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A California Landscape Architect Needed Help Mounting His Sports Lights on Six Existing Wooden Poles for Tennis Court Lighting

Access Fixtures fields lighting inquiries and questions from architects, electrical contractors, general contractors, and property managers all day, every day. We recently took a call from a superintendent of a landscape construction company in California that builds outdoor kitchens; water features; masonry features like walls and fire pits; and sports lighting like outdoor basketball courts, tennis courts, volleyball courts, and bocce courts. The superintendent was asking about the options for mounting sports lights or area lights on wooden poles.

The superintendent was looking for clarity on specifications given to him by his landscape architect. They were putting together a large landscape project that included lighting for a tennis court. Part of the project called for installing tennis court lighting on six existing wood poles. The project superintendent was calling to make sure the mounting hardware specified for the LED luminaires was sufficient for the project. It was a good thing he called.

Reasons Metal Poles Are Commonly Used for Area and LED Sport Lighting

Most sports lighting is mounted on top of metal poles. Metal poles are durable, relatively inexpensive, and can come in custom colors. Engineers and architects tend to prefer metal poles because the mounting hardware is standardized. Engineers can easily evaluate the pole specifications, determine if the poles will meet weight and wind requirements, and then place an engineering stamp on the drawings. Similarly, contractors prefer metal poles because they are shorter and easier to handle than wood poles. The bases of wood poles must be buried deeper in the ground, which means the wood poles are longer, heavier, and can be difficult to stabilize once the bases are buried.

Reasons to Use Wood Poles for LED Sports Lighting: Outdoor Tennis Court Lighting

Wood poles are selected for several reasons. A popular reason is their low cost. For instance, if wood poles can be garnered from trees on or near the installation site, they will likely be less expensive than steel poles. In the case of the landscape construction project near San Jose, the wood poles were already installed on the site and were in the right location.

Sometimes existing poles can be grandfathered, while new metal poles might have to conform to updated code that factors in height and/or light trespass restrictions. For the San Jose area project, there wasn’t a way to make the steel poles less expensive than the existing wood poles.

Mounting Brackets Used to Mount LED Area Lighting and Sports Lighting on Wood Poles


Single-point wood pole bracket

There are several mounting bracket solutions for wood poles. This project incorporated 1000-watt metal halideequivalent LED luminaires used for tennis court lighting attached to the wood pole mount via a slip fitter. Three different wood pole mounts could hold a 23” box cast aluminum LED luminaire with a slip fitter mount. Each is shown below.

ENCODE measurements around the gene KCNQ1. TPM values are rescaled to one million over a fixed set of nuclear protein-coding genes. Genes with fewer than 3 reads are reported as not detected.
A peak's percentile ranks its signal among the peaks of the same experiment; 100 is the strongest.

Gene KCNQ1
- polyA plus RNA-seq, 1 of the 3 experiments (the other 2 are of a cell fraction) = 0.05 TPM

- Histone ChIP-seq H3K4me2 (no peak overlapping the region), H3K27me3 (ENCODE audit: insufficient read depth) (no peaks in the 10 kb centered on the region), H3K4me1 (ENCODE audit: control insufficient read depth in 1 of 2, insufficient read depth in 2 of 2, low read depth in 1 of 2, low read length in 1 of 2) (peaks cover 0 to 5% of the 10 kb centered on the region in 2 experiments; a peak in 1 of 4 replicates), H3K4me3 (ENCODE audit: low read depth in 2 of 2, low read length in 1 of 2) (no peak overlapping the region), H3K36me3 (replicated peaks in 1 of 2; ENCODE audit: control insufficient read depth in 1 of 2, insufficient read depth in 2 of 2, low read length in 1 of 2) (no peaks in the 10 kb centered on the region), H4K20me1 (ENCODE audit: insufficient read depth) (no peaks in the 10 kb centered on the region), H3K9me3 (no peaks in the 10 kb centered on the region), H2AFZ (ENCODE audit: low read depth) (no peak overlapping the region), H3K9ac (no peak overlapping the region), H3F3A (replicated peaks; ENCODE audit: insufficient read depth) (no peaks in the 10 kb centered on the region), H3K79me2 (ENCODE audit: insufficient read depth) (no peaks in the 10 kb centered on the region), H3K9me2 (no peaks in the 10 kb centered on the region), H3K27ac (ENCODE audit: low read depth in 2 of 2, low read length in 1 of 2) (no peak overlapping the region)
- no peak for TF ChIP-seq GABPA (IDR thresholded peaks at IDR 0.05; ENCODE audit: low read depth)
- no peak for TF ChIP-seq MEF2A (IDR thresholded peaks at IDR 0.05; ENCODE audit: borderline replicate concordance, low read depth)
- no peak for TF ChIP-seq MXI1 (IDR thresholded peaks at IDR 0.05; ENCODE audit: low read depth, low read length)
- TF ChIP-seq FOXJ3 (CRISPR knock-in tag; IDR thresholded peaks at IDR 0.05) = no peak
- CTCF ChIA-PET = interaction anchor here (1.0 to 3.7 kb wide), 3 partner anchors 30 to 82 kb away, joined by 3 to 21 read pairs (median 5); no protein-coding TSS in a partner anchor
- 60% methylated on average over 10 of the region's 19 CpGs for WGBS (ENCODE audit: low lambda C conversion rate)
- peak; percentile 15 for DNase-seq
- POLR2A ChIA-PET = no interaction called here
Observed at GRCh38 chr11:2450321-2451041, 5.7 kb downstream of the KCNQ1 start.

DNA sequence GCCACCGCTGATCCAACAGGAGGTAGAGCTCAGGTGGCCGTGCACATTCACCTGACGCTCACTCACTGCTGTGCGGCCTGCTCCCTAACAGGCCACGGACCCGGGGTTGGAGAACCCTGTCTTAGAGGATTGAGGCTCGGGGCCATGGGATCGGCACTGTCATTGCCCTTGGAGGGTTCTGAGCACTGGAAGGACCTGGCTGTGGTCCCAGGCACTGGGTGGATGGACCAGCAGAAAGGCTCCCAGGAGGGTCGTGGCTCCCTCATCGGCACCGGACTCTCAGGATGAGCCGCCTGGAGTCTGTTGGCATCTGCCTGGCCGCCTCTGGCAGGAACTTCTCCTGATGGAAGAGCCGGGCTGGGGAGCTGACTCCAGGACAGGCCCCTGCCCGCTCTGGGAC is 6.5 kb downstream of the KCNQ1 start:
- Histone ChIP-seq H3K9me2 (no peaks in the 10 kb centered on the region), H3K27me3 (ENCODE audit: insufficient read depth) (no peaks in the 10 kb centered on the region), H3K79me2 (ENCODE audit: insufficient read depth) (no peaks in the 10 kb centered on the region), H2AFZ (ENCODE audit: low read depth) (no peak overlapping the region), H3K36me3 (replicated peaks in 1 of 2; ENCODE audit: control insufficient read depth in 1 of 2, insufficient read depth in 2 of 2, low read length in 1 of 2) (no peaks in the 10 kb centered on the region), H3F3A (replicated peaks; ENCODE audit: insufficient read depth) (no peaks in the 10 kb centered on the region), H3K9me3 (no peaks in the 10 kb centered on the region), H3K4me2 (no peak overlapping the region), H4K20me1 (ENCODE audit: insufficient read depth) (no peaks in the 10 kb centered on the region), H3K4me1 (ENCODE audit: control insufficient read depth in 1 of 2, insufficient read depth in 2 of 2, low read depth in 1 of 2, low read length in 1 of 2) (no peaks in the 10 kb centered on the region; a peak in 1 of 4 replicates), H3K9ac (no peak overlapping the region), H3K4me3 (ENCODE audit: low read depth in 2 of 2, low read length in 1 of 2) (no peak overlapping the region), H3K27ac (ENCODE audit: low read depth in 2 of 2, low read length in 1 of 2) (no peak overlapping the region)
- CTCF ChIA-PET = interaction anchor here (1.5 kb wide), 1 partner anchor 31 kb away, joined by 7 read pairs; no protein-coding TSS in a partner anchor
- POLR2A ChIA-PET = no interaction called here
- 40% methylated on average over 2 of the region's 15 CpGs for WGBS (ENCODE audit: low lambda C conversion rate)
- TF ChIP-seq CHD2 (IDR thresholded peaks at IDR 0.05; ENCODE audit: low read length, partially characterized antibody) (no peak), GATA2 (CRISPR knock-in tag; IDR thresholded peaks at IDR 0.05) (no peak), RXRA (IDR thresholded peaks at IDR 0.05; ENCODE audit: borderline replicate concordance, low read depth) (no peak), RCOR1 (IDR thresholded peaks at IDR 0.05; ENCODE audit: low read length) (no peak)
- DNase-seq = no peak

Single-Point Wood Pole Bracket for Sports Lighting or an Area Light

The single-point wood pole bracket attaches to the wood pole at one point. This is the wood pole bracket the customer’s architect specified for the tennis court lighting. The single-point wood pole bracket only attaches to the wood pole via two bolts.



Twin-point wood pole bracket

Twin-Point Wood Pole Bracket for Sports Lighting or an Area Light

The twin-point wood pole bracket attaches to a wood pole at two points, one above the other. It also employs as many as five bolts. This is a more durable way to mount a luminaire to a wood pole than the single-point bracket. If two or more heavy light fixtures were being mounted on a wood pole, the twin-point wood pole bracket would be preferred to the single-point wood pole bracket.


Wraparound Wood Pole Bracket for Sports Lighting or an Area Light


Wraparound wood pole bracket

The wraparound wood bracket comes in two sizes: One for 7-inch to 10-inch diameter wood poles and another for 10-inch to 13-inch diameter wood poles. Wraparound wood brackets surround the wood pole and clamp into place. Additional bolts can be used to anchor the wraparound wood bracket to the wood pole. This is the strongest and most durable way to mount a luminaire to a wood pole. While only the wraparound wood bracket for one luminaire is shown here, this bracket can equipped to handle as many as four luminaires.


For This Project, How Were the Tennis Court Luminaires Mounted to the Wood Poles?


Architect’s plan for wood pole mounting

The architect’s plan, shown in the image on the side of this page, specified the single-point wood pole bracket. To confirm that the single-point wood pole bracket could hold a 23” box cast aluminum LED luminaire with a slip fitter mount, our lighting specialist submitted the drawing to an engineer who works with these brackets. The engineer said the mount was more than sufficient, but not with the lag bolts shown in the drawing. The single-point wood pole bracket required bolts that went all the way through the pole and had washers and nuts on the other side. That was a simple solution.

What Brackets Do You Need to Make Your Lighting Project a Success?

If you have questions on area lighting, sports lighting, and/or the poles and brackets required to successfully execute the project, call an Access Fixtures lighting specialist at 800-468-9925.